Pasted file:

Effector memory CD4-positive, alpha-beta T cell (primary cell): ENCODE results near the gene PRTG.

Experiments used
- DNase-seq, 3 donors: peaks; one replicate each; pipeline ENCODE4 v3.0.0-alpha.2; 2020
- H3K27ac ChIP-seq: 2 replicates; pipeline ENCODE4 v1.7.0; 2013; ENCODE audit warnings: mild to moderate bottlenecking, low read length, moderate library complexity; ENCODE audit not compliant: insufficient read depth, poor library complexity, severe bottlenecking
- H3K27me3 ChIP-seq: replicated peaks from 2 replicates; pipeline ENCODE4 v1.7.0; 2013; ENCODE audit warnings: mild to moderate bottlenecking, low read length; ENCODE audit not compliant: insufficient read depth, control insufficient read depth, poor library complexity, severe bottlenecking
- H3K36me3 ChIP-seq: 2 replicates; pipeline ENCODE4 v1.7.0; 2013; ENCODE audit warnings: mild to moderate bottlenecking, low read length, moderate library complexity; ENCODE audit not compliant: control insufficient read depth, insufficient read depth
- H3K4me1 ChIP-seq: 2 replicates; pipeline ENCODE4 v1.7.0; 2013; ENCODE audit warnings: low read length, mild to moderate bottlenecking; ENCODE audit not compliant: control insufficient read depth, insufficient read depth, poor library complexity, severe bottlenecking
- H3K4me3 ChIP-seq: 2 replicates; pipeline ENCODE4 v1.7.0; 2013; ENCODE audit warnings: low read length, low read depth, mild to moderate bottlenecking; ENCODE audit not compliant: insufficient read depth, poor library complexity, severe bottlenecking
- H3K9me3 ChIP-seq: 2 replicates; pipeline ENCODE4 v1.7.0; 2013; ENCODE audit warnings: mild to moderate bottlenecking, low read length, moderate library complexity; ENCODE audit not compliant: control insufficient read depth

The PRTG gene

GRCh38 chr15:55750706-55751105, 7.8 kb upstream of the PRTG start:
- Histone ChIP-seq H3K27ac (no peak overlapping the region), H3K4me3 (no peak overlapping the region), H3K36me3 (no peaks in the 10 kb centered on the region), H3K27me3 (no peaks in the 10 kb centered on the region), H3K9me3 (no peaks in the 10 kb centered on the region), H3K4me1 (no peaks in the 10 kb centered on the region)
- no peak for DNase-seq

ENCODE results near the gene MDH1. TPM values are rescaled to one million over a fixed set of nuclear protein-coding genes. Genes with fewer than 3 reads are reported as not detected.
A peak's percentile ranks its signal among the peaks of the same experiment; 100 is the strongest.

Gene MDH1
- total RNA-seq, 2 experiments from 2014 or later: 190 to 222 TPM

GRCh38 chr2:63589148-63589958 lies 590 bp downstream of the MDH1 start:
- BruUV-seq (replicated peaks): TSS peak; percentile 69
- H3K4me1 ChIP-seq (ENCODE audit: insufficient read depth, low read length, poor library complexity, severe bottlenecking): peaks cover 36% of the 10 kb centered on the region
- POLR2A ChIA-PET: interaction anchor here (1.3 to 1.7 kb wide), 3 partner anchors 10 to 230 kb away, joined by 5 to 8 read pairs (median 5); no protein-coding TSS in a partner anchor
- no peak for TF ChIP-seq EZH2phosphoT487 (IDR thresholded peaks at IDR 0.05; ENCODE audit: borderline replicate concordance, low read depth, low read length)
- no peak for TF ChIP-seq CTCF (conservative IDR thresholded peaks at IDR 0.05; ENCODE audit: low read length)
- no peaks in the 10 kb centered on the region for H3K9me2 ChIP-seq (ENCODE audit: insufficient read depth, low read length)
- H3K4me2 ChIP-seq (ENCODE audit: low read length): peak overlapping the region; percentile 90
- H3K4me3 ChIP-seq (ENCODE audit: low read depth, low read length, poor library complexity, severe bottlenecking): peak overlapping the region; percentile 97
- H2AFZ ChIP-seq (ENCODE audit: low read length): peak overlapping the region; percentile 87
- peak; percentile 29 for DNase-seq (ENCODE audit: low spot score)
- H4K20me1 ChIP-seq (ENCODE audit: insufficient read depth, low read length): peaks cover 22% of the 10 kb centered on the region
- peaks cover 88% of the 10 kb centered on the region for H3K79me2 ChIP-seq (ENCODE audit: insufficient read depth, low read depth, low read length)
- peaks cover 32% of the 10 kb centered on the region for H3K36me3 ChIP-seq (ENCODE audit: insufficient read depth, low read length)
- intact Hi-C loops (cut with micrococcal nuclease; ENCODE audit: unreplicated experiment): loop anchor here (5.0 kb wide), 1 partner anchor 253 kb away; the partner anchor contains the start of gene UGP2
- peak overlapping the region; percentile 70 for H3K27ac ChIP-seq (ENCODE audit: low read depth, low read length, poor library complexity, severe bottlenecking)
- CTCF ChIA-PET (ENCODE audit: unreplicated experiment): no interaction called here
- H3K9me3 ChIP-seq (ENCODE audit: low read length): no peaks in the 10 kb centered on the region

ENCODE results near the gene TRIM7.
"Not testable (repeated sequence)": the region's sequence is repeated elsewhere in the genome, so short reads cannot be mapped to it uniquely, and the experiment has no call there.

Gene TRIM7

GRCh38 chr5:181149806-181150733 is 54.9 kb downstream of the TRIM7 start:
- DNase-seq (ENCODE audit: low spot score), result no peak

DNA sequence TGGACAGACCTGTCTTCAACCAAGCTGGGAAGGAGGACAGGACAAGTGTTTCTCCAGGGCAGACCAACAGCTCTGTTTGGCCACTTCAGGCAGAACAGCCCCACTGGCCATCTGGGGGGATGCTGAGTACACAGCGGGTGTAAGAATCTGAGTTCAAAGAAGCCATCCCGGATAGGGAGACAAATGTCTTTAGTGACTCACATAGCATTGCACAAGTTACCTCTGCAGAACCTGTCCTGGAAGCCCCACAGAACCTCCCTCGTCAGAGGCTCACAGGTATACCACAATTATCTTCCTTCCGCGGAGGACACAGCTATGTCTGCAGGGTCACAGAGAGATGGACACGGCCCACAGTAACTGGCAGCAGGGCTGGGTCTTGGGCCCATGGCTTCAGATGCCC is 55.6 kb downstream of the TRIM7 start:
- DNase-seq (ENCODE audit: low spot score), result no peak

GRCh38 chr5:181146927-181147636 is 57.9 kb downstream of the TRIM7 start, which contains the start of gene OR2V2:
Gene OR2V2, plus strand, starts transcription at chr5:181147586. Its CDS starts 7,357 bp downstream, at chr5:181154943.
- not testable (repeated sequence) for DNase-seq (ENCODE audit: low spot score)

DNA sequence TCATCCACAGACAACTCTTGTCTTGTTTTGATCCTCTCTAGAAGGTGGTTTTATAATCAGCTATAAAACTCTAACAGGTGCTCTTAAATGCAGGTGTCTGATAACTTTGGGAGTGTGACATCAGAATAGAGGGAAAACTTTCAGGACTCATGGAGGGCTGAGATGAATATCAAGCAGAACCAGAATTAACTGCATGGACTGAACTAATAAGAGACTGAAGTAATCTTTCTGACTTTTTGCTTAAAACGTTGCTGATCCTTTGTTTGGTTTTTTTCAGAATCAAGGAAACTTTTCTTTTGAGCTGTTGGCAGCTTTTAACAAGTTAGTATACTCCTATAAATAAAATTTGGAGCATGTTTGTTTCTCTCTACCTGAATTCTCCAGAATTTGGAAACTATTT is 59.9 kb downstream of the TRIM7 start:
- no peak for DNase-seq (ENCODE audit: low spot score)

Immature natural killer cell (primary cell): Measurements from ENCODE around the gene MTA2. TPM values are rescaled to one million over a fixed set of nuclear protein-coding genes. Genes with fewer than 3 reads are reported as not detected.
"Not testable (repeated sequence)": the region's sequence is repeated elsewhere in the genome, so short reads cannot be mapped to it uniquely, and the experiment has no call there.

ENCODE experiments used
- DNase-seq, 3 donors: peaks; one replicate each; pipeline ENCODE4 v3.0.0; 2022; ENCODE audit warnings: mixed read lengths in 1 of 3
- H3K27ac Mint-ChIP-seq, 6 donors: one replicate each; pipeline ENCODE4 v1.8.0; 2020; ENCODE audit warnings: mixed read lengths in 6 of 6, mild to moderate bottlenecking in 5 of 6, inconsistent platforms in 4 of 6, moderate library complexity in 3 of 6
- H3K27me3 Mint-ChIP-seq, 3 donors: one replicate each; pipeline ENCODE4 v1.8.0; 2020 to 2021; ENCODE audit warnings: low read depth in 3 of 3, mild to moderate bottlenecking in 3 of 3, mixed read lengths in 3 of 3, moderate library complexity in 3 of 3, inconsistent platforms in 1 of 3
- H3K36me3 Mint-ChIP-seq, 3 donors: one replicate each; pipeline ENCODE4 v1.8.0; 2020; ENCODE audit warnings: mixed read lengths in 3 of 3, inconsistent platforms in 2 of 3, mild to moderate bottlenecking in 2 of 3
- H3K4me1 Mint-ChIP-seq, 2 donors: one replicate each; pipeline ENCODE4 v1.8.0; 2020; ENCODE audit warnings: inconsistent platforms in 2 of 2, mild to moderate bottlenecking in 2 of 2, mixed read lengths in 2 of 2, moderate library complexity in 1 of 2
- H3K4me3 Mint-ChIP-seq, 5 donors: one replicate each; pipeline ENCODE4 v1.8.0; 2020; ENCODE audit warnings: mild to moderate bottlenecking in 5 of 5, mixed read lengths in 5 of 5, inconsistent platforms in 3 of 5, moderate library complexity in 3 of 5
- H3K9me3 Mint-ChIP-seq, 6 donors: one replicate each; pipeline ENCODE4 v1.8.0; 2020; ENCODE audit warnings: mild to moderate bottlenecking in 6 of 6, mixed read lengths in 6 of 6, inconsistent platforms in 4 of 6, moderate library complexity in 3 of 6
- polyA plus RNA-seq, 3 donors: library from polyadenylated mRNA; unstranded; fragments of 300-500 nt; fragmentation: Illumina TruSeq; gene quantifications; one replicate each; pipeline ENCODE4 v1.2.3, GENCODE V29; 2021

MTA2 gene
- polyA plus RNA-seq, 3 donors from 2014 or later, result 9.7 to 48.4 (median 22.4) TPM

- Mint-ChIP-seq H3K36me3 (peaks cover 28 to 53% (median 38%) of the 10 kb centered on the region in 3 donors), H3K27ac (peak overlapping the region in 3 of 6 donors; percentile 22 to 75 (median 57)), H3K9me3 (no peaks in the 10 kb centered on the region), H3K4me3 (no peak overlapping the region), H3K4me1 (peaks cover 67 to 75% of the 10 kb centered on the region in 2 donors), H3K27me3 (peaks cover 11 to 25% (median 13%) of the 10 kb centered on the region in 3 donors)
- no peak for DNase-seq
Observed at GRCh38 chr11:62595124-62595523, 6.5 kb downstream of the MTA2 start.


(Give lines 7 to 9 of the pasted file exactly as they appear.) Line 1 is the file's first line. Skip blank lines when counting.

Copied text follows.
- H3K4me1 ChIP-seq: 2 replicates; pipeline ENCODE4 v1.7.0; 2013; ENCODE audit warnings: low read length, mild to moderate bottlenecking; ENCODE audit not compliant: control insufficient read depth, insufficient read depth, poor library complexity, severe bottlenecking
- H3K4me3 ChIP-seq: 2 replicates; pipeline ENCODE4 v1.7.0; 2013; ENCODE audit warnings: low read length, low read depth, mild to moderate bottlenecking; ENCODE audit not compliant: insufficient read depth, poor library complexity, severe bottlenecking
- H3K9me3 ChIP-seq: 2 replicates; pipeline ENCODE4 v1.7.0; 2013; ENCODE audit warnings: mild to moderate bottlenecking, low read length, moderate library complexity; ENCODE audit not compliant: control insufficient read depth